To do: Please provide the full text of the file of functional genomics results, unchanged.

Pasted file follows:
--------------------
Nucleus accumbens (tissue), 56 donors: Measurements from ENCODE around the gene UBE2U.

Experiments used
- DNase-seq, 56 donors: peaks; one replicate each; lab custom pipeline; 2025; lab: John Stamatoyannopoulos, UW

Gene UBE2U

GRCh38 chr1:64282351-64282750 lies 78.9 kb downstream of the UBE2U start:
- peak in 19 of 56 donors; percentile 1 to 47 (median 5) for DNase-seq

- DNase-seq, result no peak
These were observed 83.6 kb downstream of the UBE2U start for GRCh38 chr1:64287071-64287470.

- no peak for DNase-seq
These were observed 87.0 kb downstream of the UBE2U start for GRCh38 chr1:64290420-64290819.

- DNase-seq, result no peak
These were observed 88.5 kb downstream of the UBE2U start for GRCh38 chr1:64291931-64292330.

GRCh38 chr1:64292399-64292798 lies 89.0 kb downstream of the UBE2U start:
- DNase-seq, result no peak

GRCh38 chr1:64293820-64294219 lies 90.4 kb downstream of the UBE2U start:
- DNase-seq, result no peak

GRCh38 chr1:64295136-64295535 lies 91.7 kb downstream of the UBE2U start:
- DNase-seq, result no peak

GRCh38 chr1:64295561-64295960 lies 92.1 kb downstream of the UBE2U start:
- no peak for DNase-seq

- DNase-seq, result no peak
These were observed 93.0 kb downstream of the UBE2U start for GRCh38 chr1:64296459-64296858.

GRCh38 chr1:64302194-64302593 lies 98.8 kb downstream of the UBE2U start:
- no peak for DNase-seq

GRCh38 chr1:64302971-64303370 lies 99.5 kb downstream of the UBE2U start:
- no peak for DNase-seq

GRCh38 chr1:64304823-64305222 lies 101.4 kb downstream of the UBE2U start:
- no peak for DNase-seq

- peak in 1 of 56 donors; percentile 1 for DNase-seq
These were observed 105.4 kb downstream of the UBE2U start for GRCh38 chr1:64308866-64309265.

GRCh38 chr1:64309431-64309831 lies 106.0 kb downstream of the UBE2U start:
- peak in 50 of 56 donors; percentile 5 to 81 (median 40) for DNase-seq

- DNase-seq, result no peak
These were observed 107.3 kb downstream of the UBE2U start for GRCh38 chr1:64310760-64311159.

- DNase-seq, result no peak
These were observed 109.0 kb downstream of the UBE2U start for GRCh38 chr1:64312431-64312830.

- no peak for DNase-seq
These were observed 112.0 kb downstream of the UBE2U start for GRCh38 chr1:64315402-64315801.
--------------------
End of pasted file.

Nucleus accumbens (tissue), 56 donors: Measurements from ENCODE around the gene UBE2U.

Experiments used
- DNase-seq, 56 donors: peaks; one replicate each; lab custom pipeline; 2025; lab: John Stamatoyannopoulos, UW

Gene UBE2U

GRCh38 chr1:64282351-64282750 lies 78.9 kb downstream of the UBE2U start:
- peak in 19 of 56 donors; percentile 1 to 47 (median 5) for DNase-seq

- DNase-seq, result no peak
These were observed 83.6 kb downstream of the UBE2U start for GRCh38 chr1:64287071-64287470.

- no peak for DNase-seq
These were observed 87.0 kb downstream of the UBE2U start for GRCh38 chr1:64290420-64290819.

- DNase-seq, result no peak
These were observed 88.5 kb downstream of the UBE2U start for GRCh38 chr1:64291931-64292330.

GRCh38 chr1:64292399-64292798 lies 89.0 kb downstream of the UBE2U start:
- DNase-seq, result no peak

GRCh38 chr1:64293820-64294219 lies 90.4 kb downstream of the UBE2U start:
- DNase-seq, result no peak

GRCh38 chr1:64295136-64295535 lies 91.7 kb downstream of the UBE2U start:
- DNase-seq, result no peak

GRCh38 chr1:64295561-64295960 lies 92.1 kb downstream of the UBE2U start:
- no peak for DNase-seq

- DNase-seq, result no peak
These were observed 93.0 kb downstream of the UBE2U start for GRCh38 chr1:64296459-64296858.

GRCh38 chr1:64302194-64302593 lies 98.8 kb downstream of the UBE2U start:
- no peak for DNase-seq

GRCh38 chr1:64302971-64303370 lies 99.5 kb downstream of the UBE2U start:
- no peak for DNase-seq

GRCh38 chr1:64304823-64305222 lies 101.4 kb downstream of the UBE2U start:
- no peak for DNase-seq

- peak in 1 of 56 donors; percentile 1 for DNase-seq
These were observed 105.4 kb downstream of the UBE2U start for GRCh38 chr1:64308866-64309265.

GRCh38 chr1:64309431-64309831 lies 106.0 kb downstream of the UBE2U start:
- peak in 50 of 56 donors; percentile 5 to 81 (median 40) for DNase-seq

- DNase-seq, result no peak
These were observed 107.3 kb downstream of the UBE2U start for GRCh38 chr1:64310760-64311159.

- DNase-seq, result no peak
These were observed 109.0 kb downstream of the UBE2U start for GRCh38 chr1:64312431-64312830.

- no peak for DNase-seq
These were observed 112.0 kb downstream of the UBE2U start for GRCh38 chr1:64315402-64315801.